HEALTH

DSC debunks industry misconceptions at briefing

BY Michael Johnsen

WASHINGTON The Congressional Dietary Supplement Caucus, in cooperation with two trade associations representing the dietary supplement industry — the Natural Products Association and the Council for Responsible Nutrition — held a briefing on Capitol Hill Thursday in an effort to debunk some of the untruths and misconceptions about the dietary supplement industry and its role in Americans’ wellness regimens.

“It’s all about prevention. Prevention is the new mantra among consumers,” suggested guest speaker Patrick Rea, publisher and editorial director of Nutrition Business Journal.

Speaking to an audience of staff members from the House of Representatives and Senate, Rea said that even during tough economic times, consumers turn to dietary supplements as an important part of their immunity and prevention plan.

“Consumers looked at supplements as one way through the recession to help take care of themselves. Health is recession resilient, and the sales over time support this fact,” Rea said.

Rea addressed several “industry myths” –– including the notions that dietary supplements are unnecessary because people get what they need from food, that people really do not want to take supplements, that the pharmaceutical industry will destroy the dietary supplement industry and that the industry is unregulated.

“Our numbers show that somewhere between 60% to 80% of Americans take supplements, and 48% of them consider themselves regular users,” Rea said.

Rea also mentioned the growing acceptance of dietary supplements among conventional health practitioners, and the growing trend among pharmaceutical companies to develop their own versions of products usually sold as supplements.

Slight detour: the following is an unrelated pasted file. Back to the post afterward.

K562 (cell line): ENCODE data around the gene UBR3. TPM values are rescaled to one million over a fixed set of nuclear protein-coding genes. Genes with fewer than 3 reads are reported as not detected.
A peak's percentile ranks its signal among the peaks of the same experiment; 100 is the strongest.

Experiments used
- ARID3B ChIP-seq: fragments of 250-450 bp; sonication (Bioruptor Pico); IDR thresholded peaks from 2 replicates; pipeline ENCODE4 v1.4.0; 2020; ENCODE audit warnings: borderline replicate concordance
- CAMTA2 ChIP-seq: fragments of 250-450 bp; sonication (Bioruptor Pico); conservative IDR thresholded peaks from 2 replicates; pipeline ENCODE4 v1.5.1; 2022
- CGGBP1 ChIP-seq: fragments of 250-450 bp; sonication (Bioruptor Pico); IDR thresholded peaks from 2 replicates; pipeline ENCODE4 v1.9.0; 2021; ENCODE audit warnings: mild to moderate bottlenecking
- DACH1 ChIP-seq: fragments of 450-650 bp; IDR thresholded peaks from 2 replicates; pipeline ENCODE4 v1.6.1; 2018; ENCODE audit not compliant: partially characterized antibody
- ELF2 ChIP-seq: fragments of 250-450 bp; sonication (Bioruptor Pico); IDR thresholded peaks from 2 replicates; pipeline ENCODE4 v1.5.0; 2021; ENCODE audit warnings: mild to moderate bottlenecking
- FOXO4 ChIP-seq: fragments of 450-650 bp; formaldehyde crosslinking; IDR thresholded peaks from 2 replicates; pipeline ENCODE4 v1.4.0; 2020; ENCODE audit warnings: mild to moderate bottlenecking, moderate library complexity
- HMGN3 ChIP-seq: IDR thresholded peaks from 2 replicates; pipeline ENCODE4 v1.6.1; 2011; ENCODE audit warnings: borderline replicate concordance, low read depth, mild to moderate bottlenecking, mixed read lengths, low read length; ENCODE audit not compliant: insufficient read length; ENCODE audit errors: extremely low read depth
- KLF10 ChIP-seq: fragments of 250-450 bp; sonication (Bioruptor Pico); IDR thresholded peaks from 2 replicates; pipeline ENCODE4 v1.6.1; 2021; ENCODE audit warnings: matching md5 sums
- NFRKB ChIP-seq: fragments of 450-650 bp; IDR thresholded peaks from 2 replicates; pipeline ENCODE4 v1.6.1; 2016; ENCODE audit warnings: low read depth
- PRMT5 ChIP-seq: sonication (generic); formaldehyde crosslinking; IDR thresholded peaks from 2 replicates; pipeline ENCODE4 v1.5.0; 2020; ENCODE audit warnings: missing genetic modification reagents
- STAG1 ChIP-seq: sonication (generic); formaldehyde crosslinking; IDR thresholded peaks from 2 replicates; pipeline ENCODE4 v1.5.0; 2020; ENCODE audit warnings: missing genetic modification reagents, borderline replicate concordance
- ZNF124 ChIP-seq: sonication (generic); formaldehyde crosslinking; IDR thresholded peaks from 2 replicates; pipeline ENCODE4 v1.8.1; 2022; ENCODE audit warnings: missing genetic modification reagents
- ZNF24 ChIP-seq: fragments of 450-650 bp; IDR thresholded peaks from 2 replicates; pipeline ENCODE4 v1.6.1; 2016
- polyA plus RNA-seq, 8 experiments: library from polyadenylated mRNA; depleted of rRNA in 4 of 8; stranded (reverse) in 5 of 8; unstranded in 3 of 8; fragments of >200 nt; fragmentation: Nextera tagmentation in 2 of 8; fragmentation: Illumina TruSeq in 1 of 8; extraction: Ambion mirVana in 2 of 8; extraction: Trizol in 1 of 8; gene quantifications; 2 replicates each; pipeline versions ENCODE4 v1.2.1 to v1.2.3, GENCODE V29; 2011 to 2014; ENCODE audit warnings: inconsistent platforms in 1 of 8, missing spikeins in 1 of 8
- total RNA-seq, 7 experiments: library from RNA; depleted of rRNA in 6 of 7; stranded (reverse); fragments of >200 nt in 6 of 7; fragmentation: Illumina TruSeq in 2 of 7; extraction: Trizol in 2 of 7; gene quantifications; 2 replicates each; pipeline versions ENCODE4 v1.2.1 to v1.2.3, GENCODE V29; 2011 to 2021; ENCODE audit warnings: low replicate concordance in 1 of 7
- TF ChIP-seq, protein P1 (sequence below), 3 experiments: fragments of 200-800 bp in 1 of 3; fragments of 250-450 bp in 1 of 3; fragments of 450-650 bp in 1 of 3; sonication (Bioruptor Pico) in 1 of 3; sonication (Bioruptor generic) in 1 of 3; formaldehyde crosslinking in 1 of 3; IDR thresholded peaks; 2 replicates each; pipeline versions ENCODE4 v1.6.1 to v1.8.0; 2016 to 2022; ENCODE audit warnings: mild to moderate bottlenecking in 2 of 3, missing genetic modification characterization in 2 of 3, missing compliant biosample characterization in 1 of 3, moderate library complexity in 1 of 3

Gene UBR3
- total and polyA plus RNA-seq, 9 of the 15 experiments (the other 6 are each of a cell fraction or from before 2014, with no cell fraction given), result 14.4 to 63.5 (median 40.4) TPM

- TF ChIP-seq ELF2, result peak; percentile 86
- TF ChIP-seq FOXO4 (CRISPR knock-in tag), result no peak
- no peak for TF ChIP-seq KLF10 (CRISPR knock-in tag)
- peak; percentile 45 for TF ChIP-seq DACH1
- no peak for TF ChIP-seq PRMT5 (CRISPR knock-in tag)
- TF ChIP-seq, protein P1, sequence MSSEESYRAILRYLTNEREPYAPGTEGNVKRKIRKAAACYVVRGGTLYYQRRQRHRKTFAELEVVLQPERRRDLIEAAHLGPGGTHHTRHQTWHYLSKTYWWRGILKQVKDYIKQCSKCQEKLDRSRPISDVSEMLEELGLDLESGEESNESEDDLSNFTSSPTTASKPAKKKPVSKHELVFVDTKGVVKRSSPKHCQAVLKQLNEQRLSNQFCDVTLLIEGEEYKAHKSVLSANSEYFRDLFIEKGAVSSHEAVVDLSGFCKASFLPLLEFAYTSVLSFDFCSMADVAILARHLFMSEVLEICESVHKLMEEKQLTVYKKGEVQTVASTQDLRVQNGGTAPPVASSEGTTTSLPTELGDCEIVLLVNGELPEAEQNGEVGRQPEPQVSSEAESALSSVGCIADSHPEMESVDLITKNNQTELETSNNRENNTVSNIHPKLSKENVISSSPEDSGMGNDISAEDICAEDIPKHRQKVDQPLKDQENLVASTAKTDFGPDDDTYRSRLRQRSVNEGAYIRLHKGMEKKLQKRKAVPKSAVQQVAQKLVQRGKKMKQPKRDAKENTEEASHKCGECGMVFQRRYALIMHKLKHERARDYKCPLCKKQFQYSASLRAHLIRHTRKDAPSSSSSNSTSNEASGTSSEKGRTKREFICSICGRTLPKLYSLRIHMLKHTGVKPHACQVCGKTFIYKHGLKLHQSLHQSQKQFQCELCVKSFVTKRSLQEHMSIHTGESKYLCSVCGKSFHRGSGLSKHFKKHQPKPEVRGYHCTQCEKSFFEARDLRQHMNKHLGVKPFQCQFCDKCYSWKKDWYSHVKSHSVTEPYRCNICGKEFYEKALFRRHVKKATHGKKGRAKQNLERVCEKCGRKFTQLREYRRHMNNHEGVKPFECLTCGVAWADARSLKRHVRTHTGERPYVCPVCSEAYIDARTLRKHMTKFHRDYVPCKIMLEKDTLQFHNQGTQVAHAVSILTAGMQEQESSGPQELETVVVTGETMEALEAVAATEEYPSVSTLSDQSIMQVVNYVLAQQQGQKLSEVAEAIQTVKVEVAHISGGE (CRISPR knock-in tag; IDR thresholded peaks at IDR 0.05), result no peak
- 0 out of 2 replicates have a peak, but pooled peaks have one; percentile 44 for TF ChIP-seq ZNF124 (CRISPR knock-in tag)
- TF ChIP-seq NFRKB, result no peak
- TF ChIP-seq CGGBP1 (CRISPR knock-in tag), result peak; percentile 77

“In a study of healthcare professionals, 72% of physicians and 89% of nurses are dietary supplement consumers, and 79% of physicians and 82% of nurses recommend dietary supplements to their patients,” Rea noted.

Regarding industry regulation, Rea countered that the supplement industry is one of the more highly regulated industries and that the industry welcomes those regulations. “[For example], a lot of the [dietary supplement] companies are rallying behind the [good manufacturing practices] regulations,” he said. “They want it to be known that they are a GMP-compliant company. And, the Dietary Supplement Health Education Act made claims rules clear and has really helped the industry focus and develop.”

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Kiwi Shoe Care goes back to basics with new ad campaign

BY Allison Cerra

EXTON, Pa. Sara Lee’s Kiwi Shoe Care is looking to educate consumers on how to care for their shoes with a back-to-basics approach.

Kiwi’s new campaign focuses on taking care of what consumers already have without breaking the bank, the company said.

"Our new ads will take a unique approach to drive home the concept of caring for one’s shoes and demonstrate the value and savings it can bring to one’s household," said Bob Clark, marketing director of Kiwi Shoe Care.

Kiwi’s line of products include shoe inserts, boot and suede protectors, shine sponges and women’s comfort cushions.

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FDA approves expanded use of Saphris

BY Allison Cerra

WHITEHOUSE STATION, N.J. Merck’s supplemental drug applications for its atypical antipsychotic received approval from the Food and Drug Administration, the drug maker said.

Saphris now is indicated for the treatment of schizophrenia in adults, as monotherapy for the acute treatment of manic or mixed episodes associated with bipolar I disorder in adults, and as adjunctive therapy with either lithium or valproate for the acute treatment of manic or mixed episodes associated with bipolar I disorder in adults, Merck said.

Saphris initially was approved by the FDA last summer for the acute treatment of schizophrenia in adults and as monotherapy for the acute treatment of manic or mixed episodes associated with bipolar I disorder with or without psychotic features in adults.

 

“These FDA approvals demonstrate our active commitment to further understand how our medicines can be used to help physicians help their patients, and we look forward to discussing these new uses for Saphris with the mental health community,” said David Michelson, VP neuroscience clinical research at Merck.

 

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